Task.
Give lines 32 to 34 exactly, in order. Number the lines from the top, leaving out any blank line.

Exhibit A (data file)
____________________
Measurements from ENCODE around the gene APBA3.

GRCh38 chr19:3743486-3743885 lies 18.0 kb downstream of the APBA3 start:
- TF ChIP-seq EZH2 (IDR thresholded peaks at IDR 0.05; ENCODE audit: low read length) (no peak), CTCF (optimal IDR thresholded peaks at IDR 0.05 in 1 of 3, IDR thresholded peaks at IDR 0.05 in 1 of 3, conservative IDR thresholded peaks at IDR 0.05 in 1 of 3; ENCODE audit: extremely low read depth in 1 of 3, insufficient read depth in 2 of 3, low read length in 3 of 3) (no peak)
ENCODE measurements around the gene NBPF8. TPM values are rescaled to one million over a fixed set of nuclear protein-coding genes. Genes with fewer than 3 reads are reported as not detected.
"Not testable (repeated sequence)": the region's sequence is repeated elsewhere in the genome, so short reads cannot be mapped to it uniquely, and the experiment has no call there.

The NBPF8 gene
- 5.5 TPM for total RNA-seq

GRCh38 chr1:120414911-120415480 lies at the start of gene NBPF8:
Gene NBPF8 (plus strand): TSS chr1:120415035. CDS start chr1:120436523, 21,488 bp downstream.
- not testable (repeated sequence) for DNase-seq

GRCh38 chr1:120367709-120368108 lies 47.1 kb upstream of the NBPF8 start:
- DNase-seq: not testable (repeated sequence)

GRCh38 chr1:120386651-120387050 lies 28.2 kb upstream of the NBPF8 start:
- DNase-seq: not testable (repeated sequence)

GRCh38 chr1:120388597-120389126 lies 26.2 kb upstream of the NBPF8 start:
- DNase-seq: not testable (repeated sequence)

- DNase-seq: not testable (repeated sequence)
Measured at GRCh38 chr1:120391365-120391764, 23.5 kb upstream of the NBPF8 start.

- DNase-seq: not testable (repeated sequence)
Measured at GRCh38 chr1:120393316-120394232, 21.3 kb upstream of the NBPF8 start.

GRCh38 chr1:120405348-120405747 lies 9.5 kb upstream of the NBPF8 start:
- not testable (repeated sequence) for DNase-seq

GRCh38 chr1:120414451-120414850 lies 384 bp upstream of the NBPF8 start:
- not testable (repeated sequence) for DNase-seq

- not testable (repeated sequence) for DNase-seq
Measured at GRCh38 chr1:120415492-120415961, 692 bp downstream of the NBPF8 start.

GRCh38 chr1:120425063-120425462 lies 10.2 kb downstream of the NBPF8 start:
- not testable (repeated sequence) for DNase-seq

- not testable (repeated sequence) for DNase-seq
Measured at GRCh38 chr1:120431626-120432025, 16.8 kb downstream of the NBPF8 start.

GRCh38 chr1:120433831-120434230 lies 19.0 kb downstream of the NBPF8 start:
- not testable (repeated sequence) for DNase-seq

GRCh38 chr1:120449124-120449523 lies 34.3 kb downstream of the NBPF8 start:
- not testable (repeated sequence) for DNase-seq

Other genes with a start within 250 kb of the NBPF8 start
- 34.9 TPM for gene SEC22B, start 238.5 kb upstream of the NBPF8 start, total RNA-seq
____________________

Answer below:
- not testable (repeated sequence) for DNase-seq

GRCh38 chr1:120449124-120449523 lies 34.3 kb downstream of the NBPF8 start:
- not testable (repeated sequence) for DNase-seq